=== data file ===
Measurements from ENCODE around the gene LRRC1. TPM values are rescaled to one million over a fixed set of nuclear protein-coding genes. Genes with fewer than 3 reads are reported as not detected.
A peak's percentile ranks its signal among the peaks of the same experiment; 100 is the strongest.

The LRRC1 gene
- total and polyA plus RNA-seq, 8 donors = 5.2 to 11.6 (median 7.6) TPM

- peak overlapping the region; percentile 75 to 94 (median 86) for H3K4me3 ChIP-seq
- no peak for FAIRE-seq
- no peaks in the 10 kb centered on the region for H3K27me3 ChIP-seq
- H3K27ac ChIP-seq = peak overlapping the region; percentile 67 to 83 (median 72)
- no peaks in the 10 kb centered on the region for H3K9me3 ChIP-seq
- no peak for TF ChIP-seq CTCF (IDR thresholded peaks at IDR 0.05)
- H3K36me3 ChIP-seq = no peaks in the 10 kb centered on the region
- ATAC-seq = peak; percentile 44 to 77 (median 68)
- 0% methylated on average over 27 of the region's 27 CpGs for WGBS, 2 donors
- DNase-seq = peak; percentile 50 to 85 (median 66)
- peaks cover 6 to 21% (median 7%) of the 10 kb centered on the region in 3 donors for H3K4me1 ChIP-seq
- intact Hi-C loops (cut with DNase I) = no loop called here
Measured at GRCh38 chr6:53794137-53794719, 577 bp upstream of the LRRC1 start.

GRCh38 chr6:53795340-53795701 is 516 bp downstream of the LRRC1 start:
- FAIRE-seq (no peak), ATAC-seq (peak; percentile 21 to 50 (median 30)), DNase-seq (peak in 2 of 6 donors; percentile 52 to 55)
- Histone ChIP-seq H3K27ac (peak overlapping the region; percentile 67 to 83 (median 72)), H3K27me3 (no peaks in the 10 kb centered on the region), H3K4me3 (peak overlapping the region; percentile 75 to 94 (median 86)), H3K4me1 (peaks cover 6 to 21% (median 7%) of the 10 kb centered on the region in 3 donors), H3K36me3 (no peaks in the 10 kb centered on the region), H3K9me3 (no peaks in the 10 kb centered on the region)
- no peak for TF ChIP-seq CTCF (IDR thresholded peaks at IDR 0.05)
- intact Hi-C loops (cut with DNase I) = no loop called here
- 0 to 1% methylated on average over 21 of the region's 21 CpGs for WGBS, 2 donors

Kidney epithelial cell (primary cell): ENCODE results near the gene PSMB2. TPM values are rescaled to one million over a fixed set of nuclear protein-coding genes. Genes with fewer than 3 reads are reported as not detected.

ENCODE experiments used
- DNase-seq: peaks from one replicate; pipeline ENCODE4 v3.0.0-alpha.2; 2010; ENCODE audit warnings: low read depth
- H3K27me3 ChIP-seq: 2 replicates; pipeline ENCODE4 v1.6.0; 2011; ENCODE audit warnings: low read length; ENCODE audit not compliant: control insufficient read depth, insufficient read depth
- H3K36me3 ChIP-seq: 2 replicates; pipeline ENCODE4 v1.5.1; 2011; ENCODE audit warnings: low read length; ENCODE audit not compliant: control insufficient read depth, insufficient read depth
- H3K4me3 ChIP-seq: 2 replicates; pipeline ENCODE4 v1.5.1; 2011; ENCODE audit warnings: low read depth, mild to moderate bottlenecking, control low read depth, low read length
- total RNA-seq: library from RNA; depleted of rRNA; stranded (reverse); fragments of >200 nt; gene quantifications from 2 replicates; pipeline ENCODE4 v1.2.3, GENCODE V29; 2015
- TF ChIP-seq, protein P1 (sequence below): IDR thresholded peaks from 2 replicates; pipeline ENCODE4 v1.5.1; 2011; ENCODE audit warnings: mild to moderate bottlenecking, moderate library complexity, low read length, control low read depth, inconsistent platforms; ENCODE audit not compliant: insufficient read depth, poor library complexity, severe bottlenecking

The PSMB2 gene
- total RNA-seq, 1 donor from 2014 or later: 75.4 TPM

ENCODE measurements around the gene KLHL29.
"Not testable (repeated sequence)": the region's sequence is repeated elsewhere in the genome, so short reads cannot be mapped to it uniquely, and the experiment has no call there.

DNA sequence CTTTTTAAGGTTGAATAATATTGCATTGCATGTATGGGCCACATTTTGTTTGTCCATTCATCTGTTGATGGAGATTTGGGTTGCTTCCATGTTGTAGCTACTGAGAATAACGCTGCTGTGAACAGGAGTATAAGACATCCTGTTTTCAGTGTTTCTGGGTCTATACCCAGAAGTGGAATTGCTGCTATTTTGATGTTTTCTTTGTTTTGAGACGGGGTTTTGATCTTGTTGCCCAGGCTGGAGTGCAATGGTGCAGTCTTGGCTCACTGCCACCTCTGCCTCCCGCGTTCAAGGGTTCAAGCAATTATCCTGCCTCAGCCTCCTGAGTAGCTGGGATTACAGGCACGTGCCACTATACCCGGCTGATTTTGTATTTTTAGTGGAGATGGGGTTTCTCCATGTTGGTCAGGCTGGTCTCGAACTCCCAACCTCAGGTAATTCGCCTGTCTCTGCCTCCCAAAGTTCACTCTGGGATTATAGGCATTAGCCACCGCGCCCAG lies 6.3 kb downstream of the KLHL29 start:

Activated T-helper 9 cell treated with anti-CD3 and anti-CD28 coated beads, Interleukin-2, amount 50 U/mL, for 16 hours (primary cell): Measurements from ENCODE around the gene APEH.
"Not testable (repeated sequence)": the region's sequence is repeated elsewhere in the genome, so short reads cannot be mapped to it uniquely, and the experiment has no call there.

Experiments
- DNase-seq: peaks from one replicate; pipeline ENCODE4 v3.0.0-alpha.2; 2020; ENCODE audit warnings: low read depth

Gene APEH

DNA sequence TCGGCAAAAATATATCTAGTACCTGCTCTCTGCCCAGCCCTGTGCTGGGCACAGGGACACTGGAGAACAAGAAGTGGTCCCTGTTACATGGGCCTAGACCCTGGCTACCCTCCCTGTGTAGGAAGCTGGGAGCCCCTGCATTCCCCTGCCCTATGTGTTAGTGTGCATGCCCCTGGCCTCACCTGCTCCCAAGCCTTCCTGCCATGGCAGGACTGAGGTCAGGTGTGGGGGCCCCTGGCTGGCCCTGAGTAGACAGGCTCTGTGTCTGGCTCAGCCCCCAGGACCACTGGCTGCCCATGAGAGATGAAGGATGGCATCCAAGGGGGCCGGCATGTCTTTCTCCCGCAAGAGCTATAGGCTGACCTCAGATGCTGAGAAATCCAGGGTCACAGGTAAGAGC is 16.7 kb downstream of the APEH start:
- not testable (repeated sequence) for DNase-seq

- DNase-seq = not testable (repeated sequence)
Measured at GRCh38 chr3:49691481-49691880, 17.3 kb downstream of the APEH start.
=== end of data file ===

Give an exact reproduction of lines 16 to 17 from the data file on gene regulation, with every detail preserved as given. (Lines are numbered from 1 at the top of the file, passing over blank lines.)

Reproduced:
- intact Hi-C loops (cut with DNase I) = no loop called here
Measured at GRCh38 chr6:53794137-53794719, 577 bp upstream of the LRRC1 start.